Massachusetts’ highest court upholds new mail-in voting law

BOSTON (AP) — A Republican-led effort in Massachusetts to block election officials from enacting the state’s new mail-in and early voting law was thrown out Monday by the Supreme Judicial Court of the state.

The decision ensures that Massachusetts residents will be able to take advantage of expanded voter options this year.

Opponents had argued that the new law — dubbed the VOTES Act — violated the state constitution.

The bill was signed into law by Republican Gov. Charlie Baker in late June after clearing the Democratic-controlled state legislature. State election officials have already begun preparing more than 4.7 million ballot applications to send to voters by July 23 ahead of the Sept. 6 primary.

Commonwealth Secretary William Galvin, a Democrat whose office oversees the election, said the decision was a victory for voters of all parties.

“It’s a sign for the whole country at a time when misrepresentation has caused some states to curtail voters’ rights that we’re moving forward,” he said.

Massachusetts Republican Party Chairman Jim Lyons said he plans to appeal the decision to the U.S. Supreme Court.

Lyons said the case presented what he called significant state and federal law issues, including what he described as the “differential treatment between absentee voters and first voters.”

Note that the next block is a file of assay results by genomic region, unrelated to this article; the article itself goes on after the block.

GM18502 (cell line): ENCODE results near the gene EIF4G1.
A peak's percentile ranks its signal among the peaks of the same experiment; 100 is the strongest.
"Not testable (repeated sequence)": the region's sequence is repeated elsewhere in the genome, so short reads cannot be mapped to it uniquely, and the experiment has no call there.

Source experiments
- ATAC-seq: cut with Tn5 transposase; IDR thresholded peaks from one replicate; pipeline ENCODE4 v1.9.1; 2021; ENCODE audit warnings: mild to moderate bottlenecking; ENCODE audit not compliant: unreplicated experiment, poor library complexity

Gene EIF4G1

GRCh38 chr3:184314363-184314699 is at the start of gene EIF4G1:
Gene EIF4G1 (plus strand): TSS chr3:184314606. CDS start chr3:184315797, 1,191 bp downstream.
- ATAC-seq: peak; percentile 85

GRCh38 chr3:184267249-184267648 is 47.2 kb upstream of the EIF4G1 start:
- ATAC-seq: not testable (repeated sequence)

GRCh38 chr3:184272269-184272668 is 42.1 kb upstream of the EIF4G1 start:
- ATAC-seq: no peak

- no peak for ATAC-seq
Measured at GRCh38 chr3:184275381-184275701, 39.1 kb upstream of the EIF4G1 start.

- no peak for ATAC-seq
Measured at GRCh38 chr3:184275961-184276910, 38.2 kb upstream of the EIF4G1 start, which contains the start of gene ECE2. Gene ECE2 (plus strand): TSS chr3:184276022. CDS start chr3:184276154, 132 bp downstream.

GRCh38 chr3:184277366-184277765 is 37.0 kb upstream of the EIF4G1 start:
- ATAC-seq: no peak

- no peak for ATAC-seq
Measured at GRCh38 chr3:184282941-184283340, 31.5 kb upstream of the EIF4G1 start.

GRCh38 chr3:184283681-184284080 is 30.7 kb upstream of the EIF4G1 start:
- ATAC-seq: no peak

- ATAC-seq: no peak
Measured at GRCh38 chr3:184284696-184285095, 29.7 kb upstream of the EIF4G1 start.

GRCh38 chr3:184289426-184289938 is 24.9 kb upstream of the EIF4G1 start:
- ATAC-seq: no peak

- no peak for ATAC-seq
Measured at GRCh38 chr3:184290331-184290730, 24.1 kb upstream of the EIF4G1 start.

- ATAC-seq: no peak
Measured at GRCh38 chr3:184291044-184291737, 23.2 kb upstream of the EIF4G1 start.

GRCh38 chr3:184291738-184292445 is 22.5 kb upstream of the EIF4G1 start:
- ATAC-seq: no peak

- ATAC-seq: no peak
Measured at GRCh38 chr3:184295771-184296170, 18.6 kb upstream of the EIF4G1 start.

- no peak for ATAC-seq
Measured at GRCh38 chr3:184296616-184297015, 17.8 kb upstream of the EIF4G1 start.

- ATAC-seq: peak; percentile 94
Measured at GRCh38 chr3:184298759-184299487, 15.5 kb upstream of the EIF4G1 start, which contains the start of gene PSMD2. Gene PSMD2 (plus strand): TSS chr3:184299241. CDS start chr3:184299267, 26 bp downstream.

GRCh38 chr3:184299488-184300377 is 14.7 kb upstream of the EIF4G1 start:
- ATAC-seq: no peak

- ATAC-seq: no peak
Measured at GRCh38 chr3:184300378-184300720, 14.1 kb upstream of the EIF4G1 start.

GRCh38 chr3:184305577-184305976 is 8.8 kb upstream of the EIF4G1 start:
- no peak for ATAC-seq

“We hope the Supreme Court will provide relief to prevent a constitutional travesty presented by this law,” Lyons added. “Only in Massachusetts can absentee voting be defined as sending 4.7 million ballot requests to every voter in the Commonwealth.”

Galvin said he doesn’t think the court will accept the appeal because interpretations of state constitutions are typically dealt with by state courts.

The new law makes so-called “no excuse” absentee ballots and early ballots permanent in Massachusetts elections. It also increases access to the ballot for voters with disabilities, overseas military personnel, and incarcerated individuals, and takes steps to modernize the state’s election administration process.

Many of the voting options included in the new law were implemented during the height of the coronavirus pandemic and proved popular.

Suffrage advocates welcomed Monday’s decision.

“Today’s decision by the Massachusetts Supreme Court means that voters will be able to rely on the provisions of the VOTES Act in the upcoming election. This is a great victory for suffrage in Massachusetts,” said Geoff Foster, executive director of Common Cause Massachusetts.

The state GOP had argued that the expansion of mail-in and early voting during the pandemic was meant to be only temporary until normal voting practices can resume and voters must again vote in person on election day, with some exceptions.

They argue that voters can only request an absentee ballot if they meet one of the exemptions set out in the state constitution, such as being out of town on Election Day or incapacitated, due to a disability. physique or religious beliefs, to vote in person. That day.

Galvin’s lawyers had argued that the new law was appropriate, saying that under the state constitution, the legislature had broad powers to regulate elections and was not as tightly confined as Republicans suggest. .

Massachusetts joins 34 states and Washington, DC in offering “no excuse” mail-in voting, according to the National Conference of State Legislatures.

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